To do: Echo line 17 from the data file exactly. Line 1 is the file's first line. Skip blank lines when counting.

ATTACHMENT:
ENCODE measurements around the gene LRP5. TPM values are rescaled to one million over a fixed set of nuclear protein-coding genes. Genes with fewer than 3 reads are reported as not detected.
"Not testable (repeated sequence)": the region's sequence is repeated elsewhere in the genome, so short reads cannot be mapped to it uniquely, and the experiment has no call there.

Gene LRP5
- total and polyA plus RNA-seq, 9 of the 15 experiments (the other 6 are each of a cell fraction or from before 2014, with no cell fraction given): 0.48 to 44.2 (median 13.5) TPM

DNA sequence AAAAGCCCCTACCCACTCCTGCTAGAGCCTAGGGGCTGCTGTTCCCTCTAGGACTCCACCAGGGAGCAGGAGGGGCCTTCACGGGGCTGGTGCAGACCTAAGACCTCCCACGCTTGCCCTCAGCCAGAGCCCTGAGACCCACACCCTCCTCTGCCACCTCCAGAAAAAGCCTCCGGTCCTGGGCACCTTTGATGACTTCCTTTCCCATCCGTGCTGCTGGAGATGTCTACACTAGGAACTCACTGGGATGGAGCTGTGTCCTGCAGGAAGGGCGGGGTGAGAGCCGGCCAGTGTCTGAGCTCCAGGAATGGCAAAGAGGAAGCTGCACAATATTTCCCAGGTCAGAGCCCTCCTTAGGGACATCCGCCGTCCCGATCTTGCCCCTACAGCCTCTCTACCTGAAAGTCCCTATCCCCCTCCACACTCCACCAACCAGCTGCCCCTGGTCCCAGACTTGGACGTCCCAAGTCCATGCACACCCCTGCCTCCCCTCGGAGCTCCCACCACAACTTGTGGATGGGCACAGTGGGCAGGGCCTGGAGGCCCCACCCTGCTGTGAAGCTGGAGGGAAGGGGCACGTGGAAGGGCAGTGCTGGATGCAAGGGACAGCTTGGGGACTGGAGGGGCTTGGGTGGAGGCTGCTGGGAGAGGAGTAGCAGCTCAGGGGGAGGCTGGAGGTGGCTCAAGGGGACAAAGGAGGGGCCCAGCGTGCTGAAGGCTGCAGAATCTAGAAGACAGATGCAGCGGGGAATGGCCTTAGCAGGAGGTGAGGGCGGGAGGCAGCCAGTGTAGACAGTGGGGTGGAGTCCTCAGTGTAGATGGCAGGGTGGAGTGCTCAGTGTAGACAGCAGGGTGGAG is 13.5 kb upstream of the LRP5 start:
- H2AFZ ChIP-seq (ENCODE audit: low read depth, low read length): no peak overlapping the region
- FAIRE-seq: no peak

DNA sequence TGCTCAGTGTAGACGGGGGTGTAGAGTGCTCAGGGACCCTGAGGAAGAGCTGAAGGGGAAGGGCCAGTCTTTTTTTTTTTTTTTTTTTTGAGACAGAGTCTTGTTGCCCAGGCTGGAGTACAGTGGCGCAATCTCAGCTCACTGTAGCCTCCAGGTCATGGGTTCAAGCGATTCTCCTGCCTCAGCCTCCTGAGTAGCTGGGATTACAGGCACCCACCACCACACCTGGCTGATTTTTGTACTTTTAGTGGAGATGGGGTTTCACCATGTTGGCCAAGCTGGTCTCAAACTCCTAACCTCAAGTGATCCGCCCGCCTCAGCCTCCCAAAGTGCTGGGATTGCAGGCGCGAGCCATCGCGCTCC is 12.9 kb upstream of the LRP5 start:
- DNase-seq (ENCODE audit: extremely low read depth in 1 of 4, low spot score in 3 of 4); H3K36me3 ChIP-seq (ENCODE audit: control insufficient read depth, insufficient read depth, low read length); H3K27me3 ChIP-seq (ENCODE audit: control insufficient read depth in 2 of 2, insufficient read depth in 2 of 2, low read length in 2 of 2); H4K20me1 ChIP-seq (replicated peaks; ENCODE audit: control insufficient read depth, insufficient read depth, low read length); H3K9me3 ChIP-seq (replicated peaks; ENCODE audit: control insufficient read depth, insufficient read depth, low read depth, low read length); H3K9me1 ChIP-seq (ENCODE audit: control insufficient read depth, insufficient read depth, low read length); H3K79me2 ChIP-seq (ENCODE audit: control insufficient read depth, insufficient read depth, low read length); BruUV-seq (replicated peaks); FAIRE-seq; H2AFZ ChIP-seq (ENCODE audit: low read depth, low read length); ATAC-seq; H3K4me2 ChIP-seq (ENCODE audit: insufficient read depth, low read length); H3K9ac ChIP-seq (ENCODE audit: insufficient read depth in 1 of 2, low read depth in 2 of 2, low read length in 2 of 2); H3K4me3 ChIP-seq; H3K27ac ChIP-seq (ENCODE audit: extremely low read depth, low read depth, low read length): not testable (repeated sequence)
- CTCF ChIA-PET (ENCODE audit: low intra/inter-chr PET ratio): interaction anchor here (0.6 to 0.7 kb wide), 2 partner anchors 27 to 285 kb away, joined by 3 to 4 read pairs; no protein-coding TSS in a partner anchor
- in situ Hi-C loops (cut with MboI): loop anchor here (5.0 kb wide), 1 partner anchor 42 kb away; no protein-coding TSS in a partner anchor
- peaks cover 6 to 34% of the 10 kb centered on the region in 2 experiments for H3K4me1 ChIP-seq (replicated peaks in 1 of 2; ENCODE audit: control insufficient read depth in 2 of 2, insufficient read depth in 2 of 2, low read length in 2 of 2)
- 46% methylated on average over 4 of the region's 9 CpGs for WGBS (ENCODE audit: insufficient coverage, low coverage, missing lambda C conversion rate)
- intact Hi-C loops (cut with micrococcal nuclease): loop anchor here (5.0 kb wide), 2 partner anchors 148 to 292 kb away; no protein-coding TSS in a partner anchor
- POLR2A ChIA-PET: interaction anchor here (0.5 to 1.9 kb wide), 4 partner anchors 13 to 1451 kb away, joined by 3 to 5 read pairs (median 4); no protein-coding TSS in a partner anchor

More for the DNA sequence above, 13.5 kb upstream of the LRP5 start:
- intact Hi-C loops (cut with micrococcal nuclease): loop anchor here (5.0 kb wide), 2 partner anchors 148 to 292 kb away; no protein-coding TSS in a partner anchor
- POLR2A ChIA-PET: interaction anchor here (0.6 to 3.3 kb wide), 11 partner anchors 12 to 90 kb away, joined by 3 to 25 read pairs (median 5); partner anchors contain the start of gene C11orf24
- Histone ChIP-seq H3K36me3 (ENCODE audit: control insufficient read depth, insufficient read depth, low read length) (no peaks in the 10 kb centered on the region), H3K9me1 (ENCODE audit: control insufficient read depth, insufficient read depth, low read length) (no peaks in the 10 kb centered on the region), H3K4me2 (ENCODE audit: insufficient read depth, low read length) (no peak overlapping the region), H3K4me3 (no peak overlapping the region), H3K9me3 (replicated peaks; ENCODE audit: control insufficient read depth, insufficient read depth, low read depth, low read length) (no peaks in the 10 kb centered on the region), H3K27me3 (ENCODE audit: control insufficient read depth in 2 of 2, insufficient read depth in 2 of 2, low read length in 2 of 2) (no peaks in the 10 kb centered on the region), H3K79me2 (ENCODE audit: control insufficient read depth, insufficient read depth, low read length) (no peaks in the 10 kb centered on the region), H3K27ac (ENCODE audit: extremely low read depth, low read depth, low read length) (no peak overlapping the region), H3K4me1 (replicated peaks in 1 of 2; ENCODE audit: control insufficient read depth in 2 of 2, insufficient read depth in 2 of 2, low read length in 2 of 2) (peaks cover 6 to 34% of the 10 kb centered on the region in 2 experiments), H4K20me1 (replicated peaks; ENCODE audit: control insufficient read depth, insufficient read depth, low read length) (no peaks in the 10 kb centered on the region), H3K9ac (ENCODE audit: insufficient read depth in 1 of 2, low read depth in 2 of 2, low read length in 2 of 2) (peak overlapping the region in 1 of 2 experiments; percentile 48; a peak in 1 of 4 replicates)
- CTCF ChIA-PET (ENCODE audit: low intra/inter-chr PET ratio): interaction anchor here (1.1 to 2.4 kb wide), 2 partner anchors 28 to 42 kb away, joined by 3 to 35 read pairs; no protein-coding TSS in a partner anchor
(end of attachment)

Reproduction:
- intact Hi-C loops (cut with micrococcal nuclease): loop anchor here (5.0 kb wide), 2 partner anchors 148 to 292 kb away; no protein-coding TSS in a partner anchor